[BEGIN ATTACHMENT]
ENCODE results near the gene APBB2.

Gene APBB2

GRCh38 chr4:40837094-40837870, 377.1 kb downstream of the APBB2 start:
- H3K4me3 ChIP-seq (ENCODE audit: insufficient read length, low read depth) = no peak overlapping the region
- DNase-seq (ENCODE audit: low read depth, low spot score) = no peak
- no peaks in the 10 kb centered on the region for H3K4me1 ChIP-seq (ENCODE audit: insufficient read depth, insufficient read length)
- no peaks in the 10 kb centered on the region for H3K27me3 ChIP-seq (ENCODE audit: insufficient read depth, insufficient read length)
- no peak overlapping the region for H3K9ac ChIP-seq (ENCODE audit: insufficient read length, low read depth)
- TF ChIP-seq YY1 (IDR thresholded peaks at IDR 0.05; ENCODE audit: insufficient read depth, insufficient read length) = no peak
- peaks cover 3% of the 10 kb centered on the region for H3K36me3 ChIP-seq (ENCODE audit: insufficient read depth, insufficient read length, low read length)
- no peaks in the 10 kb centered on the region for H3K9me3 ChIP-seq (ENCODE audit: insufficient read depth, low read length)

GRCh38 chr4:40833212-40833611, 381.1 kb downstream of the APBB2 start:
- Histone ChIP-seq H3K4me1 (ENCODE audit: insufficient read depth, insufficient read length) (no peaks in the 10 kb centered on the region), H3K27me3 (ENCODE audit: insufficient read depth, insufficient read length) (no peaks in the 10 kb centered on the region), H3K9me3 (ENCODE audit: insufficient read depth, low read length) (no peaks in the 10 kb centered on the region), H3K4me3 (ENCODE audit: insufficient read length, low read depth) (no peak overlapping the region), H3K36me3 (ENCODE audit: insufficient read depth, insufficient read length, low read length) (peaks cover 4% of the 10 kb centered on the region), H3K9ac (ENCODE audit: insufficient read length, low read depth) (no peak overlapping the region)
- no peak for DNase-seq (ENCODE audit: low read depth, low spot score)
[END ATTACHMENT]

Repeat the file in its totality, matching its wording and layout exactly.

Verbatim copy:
ENCODE results near the gene APBB2.

Gene APBB2

GRCh38 chr4:40837094-40837870, 377.1 kb downstream of the APBB2 start:
- H3K4me3 ChIP-seq (ENCODE audit: insufficient read length, low read depth) = no peak overlapping the region
- DNase-seq (ENCODE audit: low read depth, low spot score) = no peak
- no peaks in the 10 kb centered on the region for H3K4me1 ChIP-seq (ENCODE audit: insufficient read depth, insufficient read length)
- no peaks in the 10 kb centered on the region for H3K27me3 ChIP-seq (ENCODE audit: insufficient read depth, insufficient read length)
- no peak overlapping the region for H3K9ac ChIP-seq (ENCODE audit: insufficient read length, low read depth)
- TF ChIP-seq YY1 (IDR thresholded peaks at IDR 0.05; ENCODE audit: insufficient read depth, insufficient read length) = no peak
- peaks cover 3% of the 10 kb centered on the region for H3K36me3 ChIP-seq (ENCODE audit: insufficient read depth, insufficient read length, low read length)
- no peaks in the 10 kb centered on the region for H3K9me3 ChIP-seq (ENCODE audit: insufficient read depth, low read length)

GRCh38 chr4:40833212-40833611, 381.1 kb downstream of the APBB2 start:
- Histone ChIP-seq H3K4me1 (ENCODE audit: insufficient read depth, insufficient read length) (no peaks in the 10 kb centered on the region), H3K27me3 (ENCODE audit: insufficient read depth, insufficient read length) (no peaks in the 10 kb centered on the region), H3K9me3 (ENCODE audit: insufficient read depth, low read length) (no peaks in the 10 kb centered on the region), H3K4me3 (ENCODE audit: insufficient read length, low read depth) (no peak overlapping the region), H3K36me3 (ENCODE audit: insufficient read depth, insufficient read length, low read length) (peaks cover 4% of the 10 kb centered on the region), H3K9ac (ENCODE audit: insufficient read length, low read depth) (no peak overlapping the region)
- no peak for DNase-seq (ENCODE audit: low read depth, low spot score)